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Mixing and Evaporation of Potential Halon 1301 Replacement Agents Following Release from Pressurized Bottles



William M. Pitts, Jiann C. Yang, B D. Breuel


The mixing and evaporation behavior of releases of potential halonreplacements for fire suppression have been investigated as part of a USAFadministered Halon Replacement Project. Ten agents have been considered: FC-31-10, FC-318, HCFC-124, HFC-227, HFC-l34a, FC-218, HCFC-22, HFC- 125, HFC-32, and HFC-32/HFC-125 azeotrope. For comparison purposes, halon 1301 has also been investigated. The weighed amount of agent to be tested was placed in a 500 cm3 vessel constructed from either plexiglass or stainless steel. The vessel was equipped with a burst disk designed to release at a preset pressure which was generally 4.1 MPa (41 atmospheres). After filling with the agent, an experiment was initiated by pressurizing the vessel with nitrogen to the bursting pressure. A number of diagnostics were used to characterize the dynamics and mixing behavior outside the vessel. High-speed films provided visualization of the flows. A laser extinction technique allowed measurements of the velocity for the downstream edge of the released material. Dynamic pressure transducers located near the vessel orifice and on the flow centerline 1.3 m downstream of the vessel provided qualitative characterization of the degree of vaporization. A sonically-choked hot-film probe provided additional characterization of the flow at the downstream location. The results show that the velocities for the agent flows as well as their mixing behaviors are strongly dependent on the degree of superheating of the agent. A new mechanism for agent dispersion involving the impingement of a high-speed nitrogen flow on the liquid stream has also been identified. The degree of vaporization for a given downstream position is found to depend on the degree of superheating, the Jakob number, and the molar density of the liquid. It is shown that effective dispersion and evaporation of these agents is enhanced by high superheats, high Jakob numbers, and a low molar density for the liquid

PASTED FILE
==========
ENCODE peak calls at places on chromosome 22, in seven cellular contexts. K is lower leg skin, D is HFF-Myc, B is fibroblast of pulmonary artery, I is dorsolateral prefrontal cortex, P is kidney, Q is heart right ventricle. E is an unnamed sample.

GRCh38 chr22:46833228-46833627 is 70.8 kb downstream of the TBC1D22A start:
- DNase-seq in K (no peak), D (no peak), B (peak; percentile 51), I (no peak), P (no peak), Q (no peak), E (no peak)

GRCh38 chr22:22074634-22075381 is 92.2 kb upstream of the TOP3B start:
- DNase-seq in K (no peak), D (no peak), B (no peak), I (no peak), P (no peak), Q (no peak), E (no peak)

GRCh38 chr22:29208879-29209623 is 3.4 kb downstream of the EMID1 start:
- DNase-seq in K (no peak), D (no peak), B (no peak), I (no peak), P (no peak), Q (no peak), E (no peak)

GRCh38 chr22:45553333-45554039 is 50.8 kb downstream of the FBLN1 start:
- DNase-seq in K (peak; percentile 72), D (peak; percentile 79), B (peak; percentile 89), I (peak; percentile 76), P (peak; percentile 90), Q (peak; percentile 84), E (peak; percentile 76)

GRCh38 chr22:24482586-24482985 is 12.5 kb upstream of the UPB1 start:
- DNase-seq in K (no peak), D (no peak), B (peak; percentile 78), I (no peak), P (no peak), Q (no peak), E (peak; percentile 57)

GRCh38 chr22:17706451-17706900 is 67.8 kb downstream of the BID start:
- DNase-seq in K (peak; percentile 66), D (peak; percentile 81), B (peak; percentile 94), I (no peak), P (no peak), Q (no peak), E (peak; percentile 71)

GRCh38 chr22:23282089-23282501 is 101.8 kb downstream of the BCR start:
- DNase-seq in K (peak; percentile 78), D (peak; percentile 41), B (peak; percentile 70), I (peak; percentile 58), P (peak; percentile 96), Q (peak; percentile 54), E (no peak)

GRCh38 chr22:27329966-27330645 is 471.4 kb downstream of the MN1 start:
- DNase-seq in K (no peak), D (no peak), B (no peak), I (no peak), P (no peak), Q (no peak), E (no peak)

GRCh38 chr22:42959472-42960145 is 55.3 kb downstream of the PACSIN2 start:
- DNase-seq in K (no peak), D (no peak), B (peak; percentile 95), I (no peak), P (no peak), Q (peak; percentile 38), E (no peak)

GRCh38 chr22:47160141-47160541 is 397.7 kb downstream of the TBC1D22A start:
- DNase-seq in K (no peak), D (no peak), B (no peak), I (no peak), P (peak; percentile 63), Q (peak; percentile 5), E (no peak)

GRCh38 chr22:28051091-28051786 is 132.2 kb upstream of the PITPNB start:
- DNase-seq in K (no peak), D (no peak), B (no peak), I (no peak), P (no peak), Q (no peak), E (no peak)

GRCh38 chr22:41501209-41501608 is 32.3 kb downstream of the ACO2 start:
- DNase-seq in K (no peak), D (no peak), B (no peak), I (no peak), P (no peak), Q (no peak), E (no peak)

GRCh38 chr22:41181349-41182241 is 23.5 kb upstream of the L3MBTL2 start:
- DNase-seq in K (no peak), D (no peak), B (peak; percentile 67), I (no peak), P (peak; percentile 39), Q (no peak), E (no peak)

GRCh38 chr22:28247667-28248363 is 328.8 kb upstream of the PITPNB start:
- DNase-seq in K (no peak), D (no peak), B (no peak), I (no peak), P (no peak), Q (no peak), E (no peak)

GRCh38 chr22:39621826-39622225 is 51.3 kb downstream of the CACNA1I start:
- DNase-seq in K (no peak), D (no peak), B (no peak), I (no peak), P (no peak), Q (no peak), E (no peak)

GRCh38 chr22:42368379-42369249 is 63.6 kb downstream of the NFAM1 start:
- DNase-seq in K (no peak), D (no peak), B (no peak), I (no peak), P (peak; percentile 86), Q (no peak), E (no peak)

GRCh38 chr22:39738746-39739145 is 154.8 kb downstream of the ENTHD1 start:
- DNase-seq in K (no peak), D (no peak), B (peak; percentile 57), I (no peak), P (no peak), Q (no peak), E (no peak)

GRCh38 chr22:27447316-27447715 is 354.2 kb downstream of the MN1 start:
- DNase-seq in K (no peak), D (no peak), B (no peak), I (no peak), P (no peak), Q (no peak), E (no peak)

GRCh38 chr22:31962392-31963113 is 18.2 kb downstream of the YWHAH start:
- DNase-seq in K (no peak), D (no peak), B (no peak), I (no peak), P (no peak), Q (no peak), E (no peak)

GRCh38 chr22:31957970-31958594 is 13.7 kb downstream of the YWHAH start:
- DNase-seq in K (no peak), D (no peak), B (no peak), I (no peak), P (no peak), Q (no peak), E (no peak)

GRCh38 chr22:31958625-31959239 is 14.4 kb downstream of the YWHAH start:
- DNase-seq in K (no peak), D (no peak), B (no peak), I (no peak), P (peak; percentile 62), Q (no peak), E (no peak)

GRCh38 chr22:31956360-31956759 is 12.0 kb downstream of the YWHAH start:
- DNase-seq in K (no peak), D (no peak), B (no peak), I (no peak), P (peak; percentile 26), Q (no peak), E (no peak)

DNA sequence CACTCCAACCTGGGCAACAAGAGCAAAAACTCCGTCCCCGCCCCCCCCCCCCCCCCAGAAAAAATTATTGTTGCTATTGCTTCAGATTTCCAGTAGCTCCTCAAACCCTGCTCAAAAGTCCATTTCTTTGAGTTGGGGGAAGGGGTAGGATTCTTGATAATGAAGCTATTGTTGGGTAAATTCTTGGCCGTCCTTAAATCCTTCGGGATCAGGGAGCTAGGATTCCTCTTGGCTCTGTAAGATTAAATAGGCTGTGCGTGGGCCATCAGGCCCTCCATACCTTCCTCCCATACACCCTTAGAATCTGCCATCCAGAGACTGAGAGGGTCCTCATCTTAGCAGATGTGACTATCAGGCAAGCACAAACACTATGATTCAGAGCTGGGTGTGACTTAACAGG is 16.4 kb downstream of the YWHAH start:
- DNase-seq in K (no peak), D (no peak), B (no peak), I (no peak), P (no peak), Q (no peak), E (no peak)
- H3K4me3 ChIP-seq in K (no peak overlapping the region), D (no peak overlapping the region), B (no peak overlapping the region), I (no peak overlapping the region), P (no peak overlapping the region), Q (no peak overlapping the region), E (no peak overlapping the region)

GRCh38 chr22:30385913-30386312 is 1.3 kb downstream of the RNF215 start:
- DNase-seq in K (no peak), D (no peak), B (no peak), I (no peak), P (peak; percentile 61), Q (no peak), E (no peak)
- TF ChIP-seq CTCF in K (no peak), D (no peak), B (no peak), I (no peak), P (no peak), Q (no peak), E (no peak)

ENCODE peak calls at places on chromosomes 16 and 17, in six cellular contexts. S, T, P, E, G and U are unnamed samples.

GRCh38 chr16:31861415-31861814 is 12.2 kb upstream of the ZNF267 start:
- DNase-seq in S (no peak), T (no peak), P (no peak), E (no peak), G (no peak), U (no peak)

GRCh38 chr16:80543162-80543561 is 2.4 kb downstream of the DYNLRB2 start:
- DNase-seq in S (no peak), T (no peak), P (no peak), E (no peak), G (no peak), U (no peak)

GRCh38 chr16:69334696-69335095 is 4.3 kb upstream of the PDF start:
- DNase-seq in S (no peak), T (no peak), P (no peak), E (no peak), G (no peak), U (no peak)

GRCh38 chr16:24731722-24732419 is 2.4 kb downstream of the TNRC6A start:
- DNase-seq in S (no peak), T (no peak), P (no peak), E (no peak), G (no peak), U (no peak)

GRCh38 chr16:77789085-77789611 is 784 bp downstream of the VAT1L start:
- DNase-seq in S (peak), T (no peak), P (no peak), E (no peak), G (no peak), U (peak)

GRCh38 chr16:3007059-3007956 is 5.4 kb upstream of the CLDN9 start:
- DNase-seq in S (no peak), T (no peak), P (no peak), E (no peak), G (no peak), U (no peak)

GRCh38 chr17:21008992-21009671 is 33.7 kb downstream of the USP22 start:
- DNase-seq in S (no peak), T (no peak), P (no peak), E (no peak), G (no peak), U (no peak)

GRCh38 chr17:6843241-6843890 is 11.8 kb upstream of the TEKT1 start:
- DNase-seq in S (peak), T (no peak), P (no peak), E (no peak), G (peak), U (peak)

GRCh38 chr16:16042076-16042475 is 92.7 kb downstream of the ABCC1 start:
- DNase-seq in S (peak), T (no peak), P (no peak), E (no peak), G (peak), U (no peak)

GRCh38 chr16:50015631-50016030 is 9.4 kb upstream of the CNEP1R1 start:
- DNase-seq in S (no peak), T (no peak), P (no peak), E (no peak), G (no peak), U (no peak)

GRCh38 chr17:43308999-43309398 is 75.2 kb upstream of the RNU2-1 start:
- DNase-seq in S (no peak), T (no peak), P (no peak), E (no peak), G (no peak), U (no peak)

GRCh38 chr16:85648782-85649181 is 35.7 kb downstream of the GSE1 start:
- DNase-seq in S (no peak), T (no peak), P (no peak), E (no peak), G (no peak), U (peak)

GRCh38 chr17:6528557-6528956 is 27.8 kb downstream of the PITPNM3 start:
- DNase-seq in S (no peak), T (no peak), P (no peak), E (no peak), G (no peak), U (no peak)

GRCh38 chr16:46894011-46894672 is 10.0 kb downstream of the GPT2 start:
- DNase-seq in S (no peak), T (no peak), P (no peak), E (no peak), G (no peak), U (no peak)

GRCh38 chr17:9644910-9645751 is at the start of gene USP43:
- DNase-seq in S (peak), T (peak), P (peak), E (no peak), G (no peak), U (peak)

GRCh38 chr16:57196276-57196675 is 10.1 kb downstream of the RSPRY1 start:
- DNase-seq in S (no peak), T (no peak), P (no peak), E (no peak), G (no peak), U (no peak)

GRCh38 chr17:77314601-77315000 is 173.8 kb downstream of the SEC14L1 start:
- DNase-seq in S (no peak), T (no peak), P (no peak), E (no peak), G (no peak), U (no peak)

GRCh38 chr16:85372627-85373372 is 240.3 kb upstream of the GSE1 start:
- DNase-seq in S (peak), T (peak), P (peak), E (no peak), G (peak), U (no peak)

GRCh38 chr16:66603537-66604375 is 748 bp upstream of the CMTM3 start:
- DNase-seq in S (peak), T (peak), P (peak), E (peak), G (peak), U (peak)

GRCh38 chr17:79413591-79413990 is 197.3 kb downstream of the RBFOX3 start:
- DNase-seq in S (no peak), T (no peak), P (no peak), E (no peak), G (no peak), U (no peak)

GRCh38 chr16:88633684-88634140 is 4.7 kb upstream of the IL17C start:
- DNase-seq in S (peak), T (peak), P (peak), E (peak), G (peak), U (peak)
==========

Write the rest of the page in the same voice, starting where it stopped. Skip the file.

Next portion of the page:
Pitts, W. , Yang, J. and Breuel, B. (1994), Mixing and Evaporation of Potential Halon 1301 Replacement Agents Following Release from Pressurized Bottles, Other, National Institute of Standards and Technology, Gaithersburg, MD, [online], (Accessed June 16, 2024)


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Created January 1, 1994, Updated February 19, 2017